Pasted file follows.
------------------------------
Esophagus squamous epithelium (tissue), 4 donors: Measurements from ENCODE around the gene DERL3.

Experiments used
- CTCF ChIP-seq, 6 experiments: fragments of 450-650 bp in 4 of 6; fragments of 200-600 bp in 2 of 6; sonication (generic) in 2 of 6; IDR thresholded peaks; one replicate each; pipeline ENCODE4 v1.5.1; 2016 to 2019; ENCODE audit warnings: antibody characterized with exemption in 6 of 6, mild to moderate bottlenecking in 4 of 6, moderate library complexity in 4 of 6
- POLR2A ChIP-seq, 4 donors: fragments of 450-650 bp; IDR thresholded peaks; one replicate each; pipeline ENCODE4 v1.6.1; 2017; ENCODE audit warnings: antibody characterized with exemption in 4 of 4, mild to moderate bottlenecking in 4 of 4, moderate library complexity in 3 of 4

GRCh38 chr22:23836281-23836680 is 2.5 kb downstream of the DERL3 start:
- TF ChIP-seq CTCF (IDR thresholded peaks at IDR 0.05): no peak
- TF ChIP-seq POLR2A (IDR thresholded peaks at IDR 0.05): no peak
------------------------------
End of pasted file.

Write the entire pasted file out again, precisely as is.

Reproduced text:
Esophagus squamous epithelium (tissue), 4 donors: Measurements from ENCODE around the gene DERL3.

Experiments used
- CTCF ChIP-seq, 6 experiments: fragments of 450-650 bp in 4 of 6; fragments of 200-600 bp in 2 of 6; sonication (generic) in 2 of 6; IDR thresholded peaks; one replicate each; pipeline ENCODE4 v1.5.1; 2016 to 2019; ENCODE audit warnings: antibody characterized with exemption in 6 of 6, mild to moderate bottlenecking in 4 of 6, moderate library complexity in 4 of 6
- POLR2A ChIP-seq, 4 donors: fragments of 450-650 bp; IDR thresholded peaks; one replicate each; pipeline ENCODE4 v1.6.1; 2017; ENCODE audit warnings: antibody characterized with exemption in 4 of 4, mild to moderate bottlenecking in 4 of 4, moderate library complexity in 3 of 4

GRCh38 chr22:23836281-23836680 is 2.5 kb downstream of the DERL3 start:
- TF ChIP-seq CTCF (IDR thresholded peaks at IDR 0.05): no peak
- TF ChIP-seq POLR2A (IDR thresholded peaks at IDR 0.05): no peak